The Hyper Accelerated Dragon 🔥🔥 Fire on the Board with GM Eugene Perelshteyn

Need a sharp chess opening for Black to put White under immediate pressure? Try the hyper-accelerated dragon! GM Eugene Perelshteyn explains the thought process behind key hyper-accelerated games from his career. Get instant access with 35% off. ►https://ichs.co/2PQAuME

The Hyper-Accelerated Dragon is an exciting chess opening for Black that begins with 1. e4 c5 2. Nf3 g6.

Black plays an early …g6, which basically says he is fine without the move …d6, which is seen in the traditional Sicilian Dragon setups. The king’s bishop is heading to g7, where it will fight for control of the long diagonal.

Why delay moving the d-pawn? Black wants a chance to play to …d5 in one move and save a tempo. It’s pretty flexible, however, as Black still retains the option of reverting back to traditional Dragon lines by playing …d6.

The main drawback is that having delayed Nf6, White can play c4 before Nc3, setting up a Maroczy bind. This can be dangerous for Black if they don’t know how to respond properly, as they can soon find themselves completely cramped.

In this video, GM Eugene Perelshteyn shows his Hyper-Accelerated Dragon setup against White’s 4.c3, an attempt to blunt the bishop. The position becomes totally equal provided Black knows the follow-up and a quick…Bg4 is high up on the agenda, shown to be good for Black in the game Shirov-Perelshteyn where we see how Black can even play for an advantage from the opening.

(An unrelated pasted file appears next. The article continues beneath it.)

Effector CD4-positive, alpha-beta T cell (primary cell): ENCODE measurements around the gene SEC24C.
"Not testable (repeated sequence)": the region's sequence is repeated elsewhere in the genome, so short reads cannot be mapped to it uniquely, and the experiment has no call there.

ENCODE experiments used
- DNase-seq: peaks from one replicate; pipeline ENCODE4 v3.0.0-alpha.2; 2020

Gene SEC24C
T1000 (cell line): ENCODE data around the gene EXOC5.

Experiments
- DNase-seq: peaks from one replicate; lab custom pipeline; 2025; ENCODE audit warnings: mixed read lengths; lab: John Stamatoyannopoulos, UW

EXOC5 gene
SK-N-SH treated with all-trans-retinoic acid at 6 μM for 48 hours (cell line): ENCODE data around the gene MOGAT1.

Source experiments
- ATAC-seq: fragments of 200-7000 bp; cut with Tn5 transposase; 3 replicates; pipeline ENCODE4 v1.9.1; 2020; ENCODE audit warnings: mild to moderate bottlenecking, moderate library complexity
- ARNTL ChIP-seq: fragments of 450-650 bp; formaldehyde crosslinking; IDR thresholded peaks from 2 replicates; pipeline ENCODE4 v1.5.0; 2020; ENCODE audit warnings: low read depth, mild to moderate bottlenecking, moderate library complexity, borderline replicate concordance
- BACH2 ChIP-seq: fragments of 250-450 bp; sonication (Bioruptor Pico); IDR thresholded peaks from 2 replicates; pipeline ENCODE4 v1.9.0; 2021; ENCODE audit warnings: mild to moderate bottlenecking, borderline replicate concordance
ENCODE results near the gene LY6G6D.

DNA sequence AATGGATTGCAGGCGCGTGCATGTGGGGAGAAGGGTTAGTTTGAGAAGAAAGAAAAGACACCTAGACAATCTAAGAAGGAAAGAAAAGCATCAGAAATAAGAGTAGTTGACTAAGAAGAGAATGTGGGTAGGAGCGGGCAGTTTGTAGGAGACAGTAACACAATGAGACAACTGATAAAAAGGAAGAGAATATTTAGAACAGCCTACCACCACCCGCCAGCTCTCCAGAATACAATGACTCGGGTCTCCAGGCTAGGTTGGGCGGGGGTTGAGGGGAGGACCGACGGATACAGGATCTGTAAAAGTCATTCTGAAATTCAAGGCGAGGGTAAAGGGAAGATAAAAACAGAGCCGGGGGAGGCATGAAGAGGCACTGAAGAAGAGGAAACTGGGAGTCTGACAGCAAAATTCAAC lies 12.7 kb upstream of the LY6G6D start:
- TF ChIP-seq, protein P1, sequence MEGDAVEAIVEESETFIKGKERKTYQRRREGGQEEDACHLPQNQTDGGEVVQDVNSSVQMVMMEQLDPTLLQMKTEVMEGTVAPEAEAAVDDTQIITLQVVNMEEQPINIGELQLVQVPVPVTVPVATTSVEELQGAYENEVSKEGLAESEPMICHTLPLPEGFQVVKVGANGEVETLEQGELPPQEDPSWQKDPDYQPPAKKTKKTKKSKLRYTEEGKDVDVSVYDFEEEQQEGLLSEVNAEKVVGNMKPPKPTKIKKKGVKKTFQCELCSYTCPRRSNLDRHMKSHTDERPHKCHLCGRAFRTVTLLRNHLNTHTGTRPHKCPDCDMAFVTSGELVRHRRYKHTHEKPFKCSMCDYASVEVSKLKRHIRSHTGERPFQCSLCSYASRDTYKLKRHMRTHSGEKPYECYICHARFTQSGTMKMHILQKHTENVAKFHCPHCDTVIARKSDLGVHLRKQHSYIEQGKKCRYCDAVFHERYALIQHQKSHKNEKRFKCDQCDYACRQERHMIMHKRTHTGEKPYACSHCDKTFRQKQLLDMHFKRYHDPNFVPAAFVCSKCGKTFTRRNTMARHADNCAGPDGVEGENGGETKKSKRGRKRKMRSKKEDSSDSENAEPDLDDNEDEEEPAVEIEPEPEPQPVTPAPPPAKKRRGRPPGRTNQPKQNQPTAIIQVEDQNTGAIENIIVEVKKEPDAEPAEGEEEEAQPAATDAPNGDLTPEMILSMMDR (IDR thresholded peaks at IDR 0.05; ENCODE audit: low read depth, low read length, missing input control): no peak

Eugene shows that Whites chronic isolated queen’s pawn is a bigger weakness than Black’s ineffective bishop pair. Eugene also shows that pawn islands are not as important as many people think as there are far more important factors to consider.

Sicilian Dragons are notoriously difficult and double-edged. They often lead to incredibly sharp positions where it is easy to go wrong and end up with a losing position. You need to be very prepared if you want to use them in your own games. For this reason, the hyper-accelerated dragon is recommended for intermediate to advanced players.

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